2015 was a record year for high temperatures and melting glaciers in western Greenland, a heating effect that is amplifying itself and could lead to accelerated warming in the Arctic.
A new report from the Lamont-Doherty Earth Observatory at Columbia University attributes the warming to a shift in the jet stream that brought higher temperatures to much more northerly latitudes than normal last year.
The warmer air and melting ice magnify each other in a feedback loop called Arctic amplification.
In the same way that white clothing feels cooler than black on a sunny summer day, white ice reflects sunlight, keeping temperatures at the surface low. When the ice melts, dark sea water and dark land are exposed. These absorb sunlight rather than reflecting it, thus raising temperatures and causing more melting. The cycle continues, and even speeds up, as the dark areas grow larger and white ice disappears.
This is one reason the Arctic is heating up faster than other parts of the globe.
A similar feedback loop has been taking place over the Arctic Ocean, with the increasing loss of sea ice each summer. This has warmed the ocean waters.
Many scientists believe that the warmer Arctic air has also affected the shape of the jet stream, causing it to be more wavy, with troughs dipping farther south and ridges looping farther north. That shift delivered last winter's extra cold temperatures over central North America, and brought warm air over Greenland.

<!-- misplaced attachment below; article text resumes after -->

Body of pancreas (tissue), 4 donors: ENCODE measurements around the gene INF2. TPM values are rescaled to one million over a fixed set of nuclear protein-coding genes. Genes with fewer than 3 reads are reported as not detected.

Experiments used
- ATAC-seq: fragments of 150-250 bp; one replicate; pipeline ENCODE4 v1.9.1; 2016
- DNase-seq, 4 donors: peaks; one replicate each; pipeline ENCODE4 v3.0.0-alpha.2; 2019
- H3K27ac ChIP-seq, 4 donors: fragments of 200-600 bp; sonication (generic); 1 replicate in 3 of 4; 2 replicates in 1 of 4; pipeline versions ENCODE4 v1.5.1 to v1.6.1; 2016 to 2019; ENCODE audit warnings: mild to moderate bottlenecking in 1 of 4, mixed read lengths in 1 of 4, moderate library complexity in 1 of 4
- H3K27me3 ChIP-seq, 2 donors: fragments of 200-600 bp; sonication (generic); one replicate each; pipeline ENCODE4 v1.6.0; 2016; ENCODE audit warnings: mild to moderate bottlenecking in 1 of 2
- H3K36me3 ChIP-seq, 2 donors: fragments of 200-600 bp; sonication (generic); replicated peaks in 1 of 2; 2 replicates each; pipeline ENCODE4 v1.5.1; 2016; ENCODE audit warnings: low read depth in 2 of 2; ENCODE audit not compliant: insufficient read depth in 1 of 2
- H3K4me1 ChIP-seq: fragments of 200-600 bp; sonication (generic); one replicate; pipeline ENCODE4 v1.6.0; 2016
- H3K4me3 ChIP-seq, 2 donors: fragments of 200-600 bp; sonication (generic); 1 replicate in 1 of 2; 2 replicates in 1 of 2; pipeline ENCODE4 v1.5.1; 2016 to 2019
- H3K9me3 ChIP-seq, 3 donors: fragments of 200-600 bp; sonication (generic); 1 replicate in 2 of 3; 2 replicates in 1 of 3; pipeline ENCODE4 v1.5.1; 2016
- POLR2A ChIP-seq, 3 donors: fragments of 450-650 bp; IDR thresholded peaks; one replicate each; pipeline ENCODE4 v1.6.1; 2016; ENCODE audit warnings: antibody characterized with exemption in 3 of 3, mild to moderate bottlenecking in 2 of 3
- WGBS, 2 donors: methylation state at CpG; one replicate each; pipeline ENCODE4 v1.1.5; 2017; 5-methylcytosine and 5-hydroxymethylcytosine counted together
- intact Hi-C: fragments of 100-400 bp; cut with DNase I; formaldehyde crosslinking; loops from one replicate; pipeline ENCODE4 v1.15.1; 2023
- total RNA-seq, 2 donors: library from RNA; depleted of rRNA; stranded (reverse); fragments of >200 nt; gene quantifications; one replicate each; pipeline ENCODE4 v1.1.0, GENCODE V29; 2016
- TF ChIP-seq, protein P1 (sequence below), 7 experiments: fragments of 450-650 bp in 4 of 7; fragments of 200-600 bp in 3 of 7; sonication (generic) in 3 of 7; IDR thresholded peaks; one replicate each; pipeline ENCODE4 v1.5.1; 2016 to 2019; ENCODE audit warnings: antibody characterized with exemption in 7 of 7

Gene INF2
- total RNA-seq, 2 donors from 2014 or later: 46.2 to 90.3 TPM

The jet stream is the boundary between cold polar air and warm tropical air, a river of fast moving air that circles the globe like the soft brim of a floppy hat. When the temperature difference between northern cold and tropical warmth is large, the waves in the jet stream tend to smooth out more, but when the Arctic warms up and that difference shrinks, the stream becomes more wavy.
We don't know whether this change in shape of the jet stream is due to human-induced climate change at this point, because records on its shape don't go back far enough, but the effect is there.
Warming temperatures and melting glaciers are accelerating Arctic warming: Bob McDonald - Technology & Science - CBC News